Another offshoot of the reduced caloric intake has been feeling hungrier at meal times. You might unthinkingly suppose that that means I’m not eating enough. But a little more thought should convince you that, quite the contrary: it indicates that I am eating the right amount. For shouldn’t one be hungry when one sits down to eat? (Of course I am not talking about starvation.) Isn’t the point of eating to satisfy the body’s nutritional and energy needs? So if you aren’t hungry, why eat? (My grandmother used to go that one better; she had an expression, “Always leave the dinner table a little bit hungry.”) Furthermore, being hungry when you eat aids digestion.

Lastly, “hunger is the best spice.” This not only assures that one will enjoy eating, but it has particular purchase on the switch to veganism. For we would naturally miss foods from our previous diet and might even find some vegan fare to be unappetizing, at least in our mind. But I have discovered empirically that in very short order, feeling hungry makes that hummus/cucumber/tomato/lettuce/sprouts sandwich look and taste just as yummy as my previously accustomed grilled cheese sandwich did! So on Day One I had put together a vegan sandwich for lunch grudgingly. By Day Two I found myself enjoying it. By Day Three I was anticipating it with gusto.

It is also the case that as one opens up to seeking alternatives to animal foods, one discovers an endless array of plant foods. There is simply no excuse to find a vegan diet uninteresting or unappetizing. I have even found myself enjoying cooking again, which had become a boring routine I tried to get over with as quickly as possible.

Now everything is accelerating. I have become so eager to pursue this diet that today I am going “cold turkey” (so to speak!) by discarding all remaining animal food I had in the cupboard and frig. (Well, maybe I will donate it to the food bank lest the animals have suffered and died in vain.) Goodbye tuna cans! So long cheddar bar! It’s been nice knowing you, but, frankly, I’m already losing the taste.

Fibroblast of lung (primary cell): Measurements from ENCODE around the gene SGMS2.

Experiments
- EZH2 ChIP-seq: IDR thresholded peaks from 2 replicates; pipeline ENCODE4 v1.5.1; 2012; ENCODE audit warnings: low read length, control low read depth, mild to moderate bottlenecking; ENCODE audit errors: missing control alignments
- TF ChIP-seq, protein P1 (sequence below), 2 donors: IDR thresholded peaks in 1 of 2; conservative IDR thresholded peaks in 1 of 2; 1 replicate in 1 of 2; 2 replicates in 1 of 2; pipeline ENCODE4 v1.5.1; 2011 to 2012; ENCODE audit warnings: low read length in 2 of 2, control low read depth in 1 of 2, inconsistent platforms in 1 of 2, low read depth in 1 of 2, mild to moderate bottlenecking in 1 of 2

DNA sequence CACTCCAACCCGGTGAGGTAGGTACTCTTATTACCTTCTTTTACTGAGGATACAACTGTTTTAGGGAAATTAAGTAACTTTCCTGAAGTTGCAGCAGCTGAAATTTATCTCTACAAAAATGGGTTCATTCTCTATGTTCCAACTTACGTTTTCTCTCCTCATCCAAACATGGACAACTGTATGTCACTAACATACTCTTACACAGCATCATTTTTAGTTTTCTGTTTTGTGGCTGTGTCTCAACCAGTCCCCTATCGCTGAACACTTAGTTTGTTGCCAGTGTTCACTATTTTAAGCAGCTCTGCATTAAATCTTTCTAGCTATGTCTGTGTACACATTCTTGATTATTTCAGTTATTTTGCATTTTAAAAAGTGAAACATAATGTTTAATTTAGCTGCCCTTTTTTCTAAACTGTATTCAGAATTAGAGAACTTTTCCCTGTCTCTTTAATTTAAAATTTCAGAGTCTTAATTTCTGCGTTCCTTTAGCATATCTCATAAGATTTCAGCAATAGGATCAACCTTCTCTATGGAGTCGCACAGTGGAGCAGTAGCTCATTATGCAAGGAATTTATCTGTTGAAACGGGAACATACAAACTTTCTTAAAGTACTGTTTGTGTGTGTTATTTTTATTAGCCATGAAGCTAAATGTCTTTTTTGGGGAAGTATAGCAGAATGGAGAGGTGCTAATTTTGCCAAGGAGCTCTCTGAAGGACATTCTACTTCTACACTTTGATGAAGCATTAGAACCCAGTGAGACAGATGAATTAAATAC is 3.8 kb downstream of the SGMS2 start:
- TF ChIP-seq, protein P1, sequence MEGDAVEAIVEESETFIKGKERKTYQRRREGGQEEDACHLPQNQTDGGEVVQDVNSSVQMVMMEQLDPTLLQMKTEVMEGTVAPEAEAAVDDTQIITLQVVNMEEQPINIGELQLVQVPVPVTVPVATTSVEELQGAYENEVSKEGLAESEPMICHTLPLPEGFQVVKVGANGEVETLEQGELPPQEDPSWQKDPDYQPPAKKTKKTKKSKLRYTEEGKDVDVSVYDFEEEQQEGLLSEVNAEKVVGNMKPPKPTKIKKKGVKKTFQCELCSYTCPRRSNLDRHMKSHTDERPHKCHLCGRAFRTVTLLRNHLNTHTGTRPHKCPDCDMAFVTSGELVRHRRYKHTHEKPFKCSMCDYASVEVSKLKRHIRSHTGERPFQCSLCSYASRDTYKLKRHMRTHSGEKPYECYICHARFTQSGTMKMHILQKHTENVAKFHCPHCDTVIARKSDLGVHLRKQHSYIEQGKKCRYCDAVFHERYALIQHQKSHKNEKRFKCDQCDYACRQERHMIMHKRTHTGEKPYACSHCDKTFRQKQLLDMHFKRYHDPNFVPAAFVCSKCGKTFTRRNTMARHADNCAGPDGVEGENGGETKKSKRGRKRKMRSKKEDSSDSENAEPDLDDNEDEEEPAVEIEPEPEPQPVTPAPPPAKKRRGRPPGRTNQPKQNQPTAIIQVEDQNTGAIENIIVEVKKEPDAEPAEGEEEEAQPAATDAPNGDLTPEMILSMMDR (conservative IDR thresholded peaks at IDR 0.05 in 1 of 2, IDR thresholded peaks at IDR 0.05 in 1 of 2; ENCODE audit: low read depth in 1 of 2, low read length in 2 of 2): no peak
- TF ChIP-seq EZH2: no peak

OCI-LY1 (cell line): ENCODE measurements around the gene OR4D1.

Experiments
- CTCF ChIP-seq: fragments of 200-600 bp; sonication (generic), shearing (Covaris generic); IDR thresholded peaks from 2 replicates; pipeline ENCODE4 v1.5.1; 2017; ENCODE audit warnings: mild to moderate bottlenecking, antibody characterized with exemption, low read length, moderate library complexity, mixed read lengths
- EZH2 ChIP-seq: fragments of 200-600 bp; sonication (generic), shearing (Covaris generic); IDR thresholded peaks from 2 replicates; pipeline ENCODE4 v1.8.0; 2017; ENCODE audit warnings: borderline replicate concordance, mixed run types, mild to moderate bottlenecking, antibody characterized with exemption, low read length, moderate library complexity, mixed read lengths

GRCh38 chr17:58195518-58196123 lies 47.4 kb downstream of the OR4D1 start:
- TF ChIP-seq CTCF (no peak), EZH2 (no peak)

Another trick of the trade, of which I was reminded by Glen Colello of the Catch a Healthy Habit Café in West Haven, is to eat slowly. (Grandma knew that too.) This not only aids digestion, but also allows your belly time to communicate to your brain when it has eaten enough. So you will feel “full” and stop eating before you stuff yourself.

Glen also emphasizes that changing what one eats is not simply a matter of diet but of lifestyle. How true that is. This may seem daunting at first; but ultimately, as a philosopher, I appreciate that everything that we do has a larger significance. In the case of eating, I have found that, the less meat in my diet, the more meaning in my life.

I would like to thank Allan and Janice Saltzman for their constant encouragement, Lana Golub for her consideration and her fabulous Georgian (Sakartvelan) cooking, Huibing He for showing me the joys of simplicity in the kitchen and of sautéing green vegetables (with salt), and Melanie Stengel for her example of caring and her company on this journey; and all of them for challenging me every step of the way. My further publicizing my resolution in this blog is intended to help keep me honest and persuade others to hop on board.

Joel Marks is professor emeritus of philosophy at the University of New Haven and a columnist for Philosophy Now magazine. His Webpage is . He wishes to thank Helen Bennett Harvey for her invitation to write this essay for her blog, Vegging Out.

For more information on becoming a vegan, check out my Website, "The Easy Vegan."